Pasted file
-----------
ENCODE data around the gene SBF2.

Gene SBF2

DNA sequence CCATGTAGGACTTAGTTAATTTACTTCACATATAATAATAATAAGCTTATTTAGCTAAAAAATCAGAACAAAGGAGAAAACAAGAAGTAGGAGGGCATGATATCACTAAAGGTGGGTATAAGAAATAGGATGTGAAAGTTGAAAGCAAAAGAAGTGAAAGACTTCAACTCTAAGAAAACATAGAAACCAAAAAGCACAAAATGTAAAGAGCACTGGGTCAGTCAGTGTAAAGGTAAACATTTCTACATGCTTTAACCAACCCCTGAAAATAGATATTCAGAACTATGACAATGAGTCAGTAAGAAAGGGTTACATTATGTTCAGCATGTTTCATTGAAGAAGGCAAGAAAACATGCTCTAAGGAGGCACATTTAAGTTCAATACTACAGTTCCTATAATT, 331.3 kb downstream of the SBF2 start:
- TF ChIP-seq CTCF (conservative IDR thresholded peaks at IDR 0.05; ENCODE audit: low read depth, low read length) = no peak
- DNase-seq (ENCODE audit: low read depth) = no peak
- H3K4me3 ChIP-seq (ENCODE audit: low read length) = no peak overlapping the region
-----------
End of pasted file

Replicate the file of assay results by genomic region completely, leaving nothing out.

ENCODE data around the gene SBF2.

Gene SBF2

DNA sequence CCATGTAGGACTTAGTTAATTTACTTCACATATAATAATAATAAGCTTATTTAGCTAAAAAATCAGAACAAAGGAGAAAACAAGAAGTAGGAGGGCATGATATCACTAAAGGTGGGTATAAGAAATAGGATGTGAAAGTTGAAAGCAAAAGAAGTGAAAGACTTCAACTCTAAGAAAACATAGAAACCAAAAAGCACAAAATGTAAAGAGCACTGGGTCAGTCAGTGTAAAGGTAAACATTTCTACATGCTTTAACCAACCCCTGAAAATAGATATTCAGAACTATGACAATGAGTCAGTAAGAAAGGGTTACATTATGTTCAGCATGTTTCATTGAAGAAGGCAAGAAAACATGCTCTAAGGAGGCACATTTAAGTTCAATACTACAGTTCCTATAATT, 331.3 kb downstream of the SBF2 start:
- TF ChIP-seq CTCF (conservative IDR thresholded peaks at IDR 0.05; ENCODE audit: low read depth, low read length) = no peak
- DNase-seq (ENCODE audit: low read depth) = no peak
- H3K4me3 ChIP-seq (ENCODE audit: low read length) = no peak overlapping the region